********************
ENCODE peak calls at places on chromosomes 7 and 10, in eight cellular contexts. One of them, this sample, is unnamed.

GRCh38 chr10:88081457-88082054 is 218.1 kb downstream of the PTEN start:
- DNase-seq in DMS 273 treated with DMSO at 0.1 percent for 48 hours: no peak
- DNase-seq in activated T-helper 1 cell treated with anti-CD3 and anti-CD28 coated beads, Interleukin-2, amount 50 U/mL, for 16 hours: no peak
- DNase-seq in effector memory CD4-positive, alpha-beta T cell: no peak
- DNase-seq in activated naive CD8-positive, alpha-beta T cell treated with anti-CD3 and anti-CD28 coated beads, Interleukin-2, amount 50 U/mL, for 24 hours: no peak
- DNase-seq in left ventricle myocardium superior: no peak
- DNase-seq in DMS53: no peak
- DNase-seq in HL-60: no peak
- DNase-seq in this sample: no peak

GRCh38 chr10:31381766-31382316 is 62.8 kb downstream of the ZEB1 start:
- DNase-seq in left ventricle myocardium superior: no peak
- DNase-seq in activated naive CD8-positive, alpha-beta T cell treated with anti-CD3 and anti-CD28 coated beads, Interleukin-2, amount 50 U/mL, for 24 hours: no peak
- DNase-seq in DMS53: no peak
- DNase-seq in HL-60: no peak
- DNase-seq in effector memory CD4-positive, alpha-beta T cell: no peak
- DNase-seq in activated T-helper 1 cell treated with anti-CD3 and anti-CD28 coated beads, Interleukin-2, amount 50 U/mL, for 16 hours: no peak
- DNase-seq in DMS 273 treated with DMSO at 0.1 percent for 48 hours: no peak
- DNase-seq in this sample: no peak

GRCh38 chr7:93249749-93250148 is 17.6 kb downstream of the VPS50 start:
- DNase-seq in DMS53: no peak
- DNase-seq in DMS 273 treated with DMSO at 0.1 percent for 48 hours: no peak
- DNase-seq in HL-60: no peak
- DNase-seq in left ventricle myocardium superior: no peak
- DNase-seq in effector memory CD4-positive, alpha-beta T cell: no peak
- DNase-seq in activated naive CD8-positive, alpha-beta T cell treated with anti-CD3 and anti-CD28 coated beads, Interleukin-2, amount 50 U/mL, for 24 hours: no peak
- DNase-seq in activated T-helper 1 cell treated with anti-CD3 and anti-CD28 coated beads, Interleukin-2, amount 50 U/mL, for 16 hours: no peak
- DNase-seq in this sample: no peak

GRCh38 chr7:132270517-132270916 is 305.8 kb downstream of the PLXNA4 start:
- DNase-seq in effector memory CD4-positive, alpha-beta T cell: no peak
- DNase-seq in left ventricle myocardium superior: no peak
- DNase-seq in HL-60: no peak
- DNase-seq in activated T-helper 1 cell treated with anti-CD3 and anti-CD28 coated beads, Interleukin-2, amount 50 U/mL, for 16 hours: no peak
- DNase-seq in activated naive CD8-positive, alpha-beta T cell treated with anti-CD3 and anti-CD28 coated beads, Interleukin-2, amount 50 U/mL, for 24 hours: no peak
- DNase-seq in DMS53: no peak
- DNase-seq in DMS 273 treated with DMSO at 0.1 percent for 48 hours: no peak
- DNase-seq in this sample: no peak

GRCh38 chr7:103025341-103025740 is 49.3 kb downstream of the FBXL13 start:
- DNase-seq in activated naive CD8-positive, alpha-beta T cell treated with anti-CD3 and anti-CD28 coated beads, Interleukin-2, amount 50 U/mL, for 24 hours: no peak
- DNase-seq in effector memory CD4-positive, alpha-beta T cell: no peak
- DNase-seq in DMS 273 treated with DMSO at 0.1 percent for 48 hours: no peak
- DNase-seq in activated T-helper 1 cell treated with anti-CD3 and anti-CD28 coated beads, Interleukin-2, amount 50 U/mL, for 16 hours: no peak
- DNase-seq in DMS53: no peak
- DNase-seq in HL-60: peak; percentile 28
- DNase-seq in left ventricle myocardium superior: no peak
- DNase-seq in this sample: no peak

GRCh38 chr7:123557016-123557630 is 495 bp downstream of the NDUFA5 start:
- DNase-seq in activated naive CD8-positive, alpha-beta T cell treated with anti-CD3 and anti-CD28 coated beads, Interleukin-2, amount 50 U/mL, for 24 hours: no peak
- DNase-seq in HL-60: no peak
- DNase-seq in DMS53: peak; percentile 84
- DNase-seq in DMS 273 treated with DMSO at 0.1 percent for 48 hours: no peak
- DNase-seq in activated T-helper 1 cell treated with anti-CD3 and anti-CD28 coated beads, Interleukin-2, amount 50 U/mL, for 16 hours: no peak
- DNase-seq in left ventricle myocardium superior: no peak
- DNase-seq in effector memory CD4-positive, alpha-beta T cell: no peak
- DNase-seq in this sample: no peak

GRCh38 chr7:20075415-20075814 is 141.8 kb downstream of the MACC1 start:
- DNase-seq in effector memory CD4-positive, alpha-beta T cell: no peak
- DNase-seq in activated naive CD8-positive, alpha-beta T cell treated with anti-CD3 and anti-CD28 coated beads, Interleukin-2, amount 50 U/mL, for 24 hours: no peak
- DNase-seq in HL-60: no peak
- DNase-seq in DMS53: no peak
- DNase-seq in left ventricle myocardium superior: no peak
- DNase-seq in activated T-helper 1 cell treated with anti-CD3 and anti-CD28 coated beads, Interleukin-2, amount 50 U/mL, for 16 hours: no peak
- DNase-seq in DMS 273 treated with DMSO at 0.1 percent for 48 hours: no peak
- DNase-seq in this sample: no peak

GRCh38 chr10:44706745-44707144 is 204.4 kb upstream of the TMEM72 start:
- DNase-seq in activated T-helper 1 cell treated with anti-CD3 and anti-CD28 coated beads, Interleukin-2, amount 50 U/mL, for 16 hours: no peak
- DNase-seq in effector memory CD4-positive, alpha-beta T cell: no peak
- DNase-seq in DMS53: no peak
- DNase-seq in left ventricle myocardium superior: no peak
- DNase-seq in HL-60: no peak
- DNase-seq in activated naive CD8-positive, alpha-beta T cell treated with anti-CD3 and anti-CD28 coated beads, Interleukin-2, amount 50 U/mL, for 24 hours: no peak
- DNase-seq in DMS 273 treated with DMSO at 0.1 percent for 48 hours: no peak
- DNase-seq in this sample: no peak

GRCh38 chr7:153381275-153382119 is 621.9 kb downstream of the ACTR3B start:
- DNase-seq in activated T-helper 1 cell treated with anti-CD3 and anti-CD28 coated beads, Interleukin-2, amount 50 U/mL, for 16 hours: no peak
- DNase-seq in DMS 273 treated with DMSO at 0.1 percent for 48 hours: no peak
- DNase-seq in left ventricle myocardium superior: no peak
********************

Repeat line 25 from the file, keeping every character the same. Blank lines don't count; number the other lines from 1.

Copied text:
- DNase-seq in effector memory CD4-positive, alpha-beta T cell: no peak